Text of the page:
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Silence of the Hams

Now that TeeVee has decided to go all-Idol, all-the-time, there’s one other thing about Fox’s hit reality series that bugs me. It struck me this week when former American Idol finalist Tamyra Gray returned to the show to perform a number from her forthcoming debut album.

You’ll notice I said “former finalist” and not “actual winner.” Gray didn’t take the Idol title like Kelly Clarkson and Ruben Studdard. She didn’t even fall into the woulda-coulda-if-only-more-folks-would-have-dialed-my-number category enjoyed by Clay Aiken and that creepy kid with the big hair. She came, she saw, she failed to conquer. And yet, that hasn’t stopped Gray from nabbing her own record deal and scoring a handful off acting gigs — yes, gigs on Boston Public and Tru Calling, but at least they’re both paying jobs, even if Boston Public has to pay off its actors with David E. Kelly FunBucks.

My point is that although Tamyra Gray came up short, Idol-wise, that hasn’t stopped her from enjoying the beginning of what may or may not be a lucrative career — a fact she stressed to the caterwauling numbskulls that make up this year’s Idol finalists during her appearance on Wednesday night’s show. And that would seem to diminish the tension and stakes of the Idol competition — at least it does to me.

Sure, the winner gets the record contract and the entourage and the ready-made pop music career. But the finalists get something almost as valuable — exposure. And unless one of the finalists is completely devoid of talent and charisma — not an improbability, actually — they’re making a name for themselves each week in front of tens of millions of viewers, including record producers and industry types who wouldn’t mind getting a little rub from inking an American Idol hopeful.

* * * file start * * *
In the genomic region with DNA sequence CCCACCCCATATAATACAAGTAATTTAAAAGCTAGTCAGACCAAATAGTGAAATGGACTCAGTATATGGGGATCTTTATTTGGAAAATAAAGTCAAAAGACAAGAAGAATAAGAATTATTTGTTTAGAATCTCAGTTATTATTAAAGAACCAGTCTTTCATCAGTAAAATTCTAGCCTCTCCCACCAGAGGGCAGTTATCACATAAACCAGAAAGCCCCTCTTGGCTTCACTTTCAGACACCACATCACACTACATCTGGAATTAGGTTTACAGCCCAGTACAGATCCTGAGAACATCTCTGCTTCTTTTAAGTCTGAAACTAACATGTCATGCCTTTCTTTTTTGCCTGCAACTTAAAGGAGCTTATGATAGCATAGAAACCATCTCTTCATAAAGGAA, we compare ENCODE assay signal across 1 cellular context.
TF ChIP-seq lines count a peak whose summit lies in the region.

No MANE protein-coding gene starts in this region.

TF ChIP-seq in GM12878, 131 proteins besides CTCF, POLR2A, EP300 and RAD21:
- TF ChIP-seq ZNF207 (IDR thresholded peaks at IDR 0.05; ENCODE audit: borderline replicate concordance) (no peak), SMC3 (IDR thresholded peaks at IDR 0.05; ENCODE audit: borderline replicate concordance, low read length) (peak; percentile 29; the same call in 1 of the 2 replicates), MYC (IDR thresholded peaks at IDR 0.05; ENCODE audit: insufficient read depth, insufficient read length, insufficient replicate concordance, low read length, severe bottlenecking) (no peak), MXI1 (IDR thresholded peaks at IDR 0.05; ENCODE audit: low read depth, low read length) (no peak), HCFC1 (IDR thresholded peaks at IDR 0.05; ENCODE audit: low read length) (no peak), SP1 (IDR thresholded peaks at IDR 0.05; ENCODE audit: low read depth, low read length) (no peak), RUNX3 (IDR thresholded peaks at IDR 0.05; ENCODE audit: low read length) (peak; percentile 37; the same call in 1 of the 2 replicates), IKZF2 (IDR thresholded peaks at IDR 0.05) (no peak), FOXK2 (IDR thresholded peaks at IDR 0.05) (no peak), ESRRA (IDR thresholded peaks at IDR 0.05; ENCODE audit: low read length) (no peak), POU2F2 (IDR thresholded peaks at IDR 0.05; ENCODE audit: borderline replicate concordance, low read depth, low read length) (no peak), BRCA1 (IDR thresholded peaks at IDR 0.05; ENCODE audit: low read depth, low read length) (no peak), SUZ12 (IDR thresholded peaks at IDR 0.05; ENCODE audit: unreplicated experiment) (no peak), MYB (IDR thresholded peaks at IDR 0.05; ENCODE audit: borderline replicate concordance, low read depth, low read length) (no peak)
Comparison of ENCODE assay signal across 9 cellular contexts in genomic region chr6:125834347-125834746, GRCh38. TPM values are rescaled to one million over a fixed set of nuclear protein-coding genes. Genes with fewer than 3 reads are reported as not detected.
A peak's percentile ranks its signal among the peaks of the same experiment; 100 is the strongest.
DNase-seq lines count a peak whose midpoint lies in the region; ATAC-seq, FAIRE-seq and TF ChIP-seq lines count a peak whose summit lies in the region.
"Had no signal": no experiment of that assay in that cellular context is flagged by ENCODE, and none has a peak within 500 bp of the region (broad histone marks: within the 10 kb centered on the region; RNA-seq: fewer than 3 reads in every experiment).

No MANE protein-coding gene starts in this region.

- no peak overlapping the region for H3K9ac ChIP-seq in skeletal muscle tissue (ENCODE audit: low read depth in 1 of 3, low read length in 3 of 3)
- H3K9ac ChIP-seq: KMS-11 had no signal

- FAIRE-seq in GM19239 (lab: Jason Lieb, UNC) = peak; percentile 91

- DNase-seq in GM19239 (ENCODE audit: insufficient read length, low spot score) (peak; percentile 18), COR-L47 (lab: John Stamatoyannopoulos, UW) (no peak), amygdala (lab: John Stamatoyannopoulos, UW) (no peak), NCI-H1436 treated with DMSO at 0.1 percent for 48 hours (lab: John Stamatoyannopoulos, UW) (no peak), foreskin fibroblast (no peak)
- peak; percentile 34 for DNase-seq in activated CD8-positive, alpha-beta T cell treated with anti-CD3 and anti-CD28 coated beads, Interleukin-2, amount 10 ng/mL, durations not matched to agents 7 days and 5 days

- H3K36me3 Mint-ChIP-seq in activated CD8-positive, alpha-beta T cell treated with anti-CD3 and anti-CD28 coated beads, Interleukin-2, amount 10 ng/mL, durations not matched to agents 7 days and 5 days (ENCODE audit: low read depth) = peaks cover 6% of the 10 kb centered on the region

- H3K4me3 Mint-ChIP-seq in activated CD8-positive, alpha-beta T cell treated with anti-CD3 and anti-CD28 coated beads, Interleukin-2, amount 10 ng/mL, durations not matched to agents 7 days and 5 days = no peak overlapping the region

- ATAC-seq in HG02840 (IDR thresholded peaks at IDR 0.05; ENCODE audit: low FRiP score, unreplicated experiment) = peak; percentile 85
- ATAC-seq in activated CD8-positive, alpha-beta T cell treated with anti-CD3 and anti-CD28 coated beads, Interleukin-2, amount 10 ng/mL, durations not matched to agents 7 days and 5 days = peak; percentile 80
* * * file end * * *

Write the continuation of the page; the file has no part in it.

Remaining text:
And that doesn’t seem right to me. I mean, who cares if the cruel fates deny, say, Jon Peter Lewis or Diana DeGarmo a shot at instant stardom if, the second they’re voted off, there’s some gold chain-wearing record exec waiting in the wings to offer them a shot at slightly less instant stardom? Close should only count in horseshoes and hand grenades, not in amateur talent competitions to find out whose caterwauling is the least horrific.

So I propose a simple twist to the American Idol ground rules. Continue to shower the winner with record contracts and appearances on minor award shows and ill-advised feature films costarring that creepy kid with the big hair. But the losers should get bupkis. In fact, if they fail to win the contest, they should be banned from singing for one year. No close-but-no-cigar record contracts, no appearances on Sucking Up Live With Ryan Seacrest, not even a singing gig down at the local karaoke bar on Torch Song Tuesday. Nothing but the sweet sound of silence.

And if that happens, then the real winner is the audience.


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